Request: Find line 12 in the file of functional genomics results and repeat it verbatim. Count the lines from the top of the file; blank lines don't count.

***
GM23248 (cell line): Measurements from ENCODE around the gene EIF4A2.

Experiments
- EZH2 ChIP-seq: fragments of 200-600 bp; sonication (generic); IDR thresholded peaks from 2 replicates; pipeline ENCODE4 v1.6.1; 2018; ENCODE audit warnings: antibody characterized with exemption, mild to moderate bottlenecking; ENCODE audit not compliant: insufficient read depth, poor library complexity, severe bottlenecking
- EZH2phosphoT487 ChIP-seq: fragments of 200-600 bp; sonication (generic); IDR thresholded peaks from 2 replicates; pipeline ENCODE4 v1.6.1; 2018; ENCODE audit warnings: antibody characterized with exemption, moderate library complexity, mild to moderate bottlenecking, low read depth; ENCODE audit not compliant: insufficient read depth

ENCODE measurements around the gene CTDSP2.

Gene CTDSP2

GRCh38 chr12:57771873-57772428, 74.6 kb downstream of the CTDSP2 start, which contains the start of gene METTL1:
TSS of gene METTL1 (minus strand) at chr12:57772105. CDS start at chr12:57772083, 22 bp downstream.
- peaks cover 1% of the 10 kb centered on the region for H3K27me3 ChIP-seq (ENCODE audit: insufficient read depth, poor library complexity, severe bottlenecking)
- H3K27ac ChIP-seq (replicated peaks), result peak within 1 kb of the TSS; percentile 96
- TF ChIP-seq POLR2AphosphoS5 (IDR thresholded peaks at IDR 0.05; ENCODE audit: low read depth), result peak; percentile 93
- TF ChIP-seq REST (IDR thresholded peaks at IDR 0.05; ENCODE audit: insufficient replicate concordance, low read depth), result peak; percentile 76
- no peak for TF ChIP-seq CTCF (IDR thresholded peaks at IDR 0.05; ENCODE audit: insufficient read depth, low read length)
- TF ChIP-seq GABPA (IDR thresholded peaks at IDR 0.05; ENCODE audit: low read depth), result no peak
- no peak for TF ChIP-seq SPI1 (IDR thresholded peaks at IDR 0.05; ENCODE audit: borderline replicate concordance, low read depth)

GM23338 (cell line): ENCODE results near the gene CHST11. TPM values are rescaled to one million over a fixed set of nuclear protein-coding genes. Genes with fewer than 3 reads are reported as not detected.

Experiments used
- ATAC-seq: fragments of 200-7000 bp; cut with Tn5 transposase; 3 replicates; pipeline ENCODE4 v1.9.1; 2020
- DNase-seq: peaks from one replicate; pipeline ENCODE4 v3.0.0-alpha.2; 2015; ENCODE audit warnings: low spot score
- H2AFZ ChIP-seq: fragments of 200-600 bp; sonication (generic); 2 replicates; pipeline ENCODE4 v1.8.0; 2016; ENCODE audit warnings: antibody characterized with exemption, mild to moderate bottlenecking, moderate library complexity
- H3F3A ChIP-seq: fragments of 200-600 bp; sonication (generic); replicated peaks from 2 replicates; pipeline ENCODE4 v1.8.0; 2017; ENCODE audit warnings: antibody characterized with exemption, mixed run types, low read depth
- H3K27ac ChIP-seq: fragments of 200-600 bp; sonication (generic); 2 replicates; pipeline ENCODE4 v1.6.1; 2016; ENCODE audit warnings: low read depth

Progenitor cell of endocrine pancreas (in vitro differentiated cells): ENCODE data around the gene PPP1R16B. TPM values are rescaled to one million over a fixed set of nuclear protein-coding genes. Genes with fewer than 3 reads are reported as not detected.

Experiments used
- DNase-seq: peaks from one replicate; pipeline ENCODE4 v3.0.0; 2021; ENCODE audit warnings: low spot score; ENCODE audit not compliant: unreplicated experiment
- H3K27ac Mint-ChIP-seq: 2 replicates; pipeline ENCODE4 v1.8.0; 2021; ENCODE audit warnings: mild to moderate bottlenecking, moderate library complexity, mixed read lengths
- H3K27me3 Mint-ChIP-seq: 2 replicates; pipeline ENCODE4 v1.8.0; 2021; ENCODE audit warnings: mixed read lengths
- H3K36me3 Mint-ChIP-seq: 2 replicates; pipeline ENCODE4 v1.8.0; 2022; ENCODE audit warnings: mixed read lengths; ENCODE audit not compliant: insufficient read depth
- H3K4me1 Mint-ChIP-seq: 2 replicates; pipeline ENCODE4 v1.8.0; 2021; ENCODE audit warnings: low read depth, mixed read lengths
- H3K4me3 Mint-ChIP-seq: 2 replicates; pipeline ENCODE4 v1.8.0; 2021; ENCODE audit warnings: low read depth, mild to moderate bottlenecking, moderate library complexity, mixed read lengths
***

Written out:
- TF ChIP-seq REST (IDR thresholded peaks at IDR 0.05; ENCODE audit: insufficient replicate concordance, low read depth), result peak; percentile 76